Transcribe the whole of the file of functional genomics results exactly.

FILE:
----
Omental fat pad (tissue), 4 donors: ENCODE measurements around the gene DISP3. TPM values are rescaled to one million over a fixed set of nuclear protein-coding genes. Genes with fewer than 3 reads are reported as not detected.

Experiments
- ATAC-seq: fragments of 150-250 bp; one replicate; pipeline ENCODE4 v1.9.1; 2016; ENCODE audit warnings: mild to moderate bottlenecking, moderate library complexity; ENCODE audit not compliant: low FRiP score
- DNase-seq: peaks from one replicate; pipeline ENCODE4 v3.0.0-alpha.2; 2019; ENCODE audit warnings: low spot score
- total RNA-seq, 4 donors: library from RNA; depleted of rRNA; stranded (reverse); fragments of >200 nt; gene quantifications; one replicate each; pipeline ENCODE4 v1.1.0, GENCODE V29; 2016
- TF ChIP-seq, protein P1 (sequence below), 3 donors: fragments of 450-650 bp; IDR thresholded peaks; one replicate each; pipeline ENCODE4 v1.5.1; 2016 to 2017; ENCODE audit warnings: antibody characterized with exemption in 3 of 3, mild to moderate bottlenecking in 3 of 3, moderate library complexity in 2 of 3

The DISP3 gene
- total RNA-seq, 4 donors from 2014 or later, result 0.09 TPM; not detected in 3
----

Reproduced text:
Omental fat pad (tissue), 4 donors: ENCODE measurements around the gene DISP3. TPM values are rescaled to one million over a fixed set of nuclear protein-coding genes. Genes with fewer than 3 reads are reported as not detected.

Experiments
- ATAC-seq: fragments of 150-250 bp; one replicate; pipeline ENCODE4 v1.9.1; 2016; ENCODE audit warnings: mild to moderate bottlenecking, moderate library complexity; ENCODE audit not compliant: low FRiP score
- DNase-seq: peaks from one replicate; pipeline ENCODE4 v3.0.0-alpha.2; 2019; ENCODE audit warnings: low spot score
- total RNA-seq, 4 donors: library from RNA; depleted of rRNA; stranded (reverse); fragments of >200 nt; gene quantifications; one replicate each; pipeline ENCODE4 v1.1.0, GENCODE V29; 2016
- TF ChIP-seq, protein P1 (sequence below), 3 donors: fragments of 450-650 bp; IDR thresholded peaks; one replicate each; pipeline ENCODE4 v1.5.1; 2016 to 2017; ENCODE audit warnings: antibody characterized with exemption in 3 of 3, mild to moderate bottlenecking in 3 of 3, moderate library complexity in 2 of 3

The DISP3 gene
- total RNA-seq, 4 donors from 2014 or later, result 0.09 TPM; not detected in 3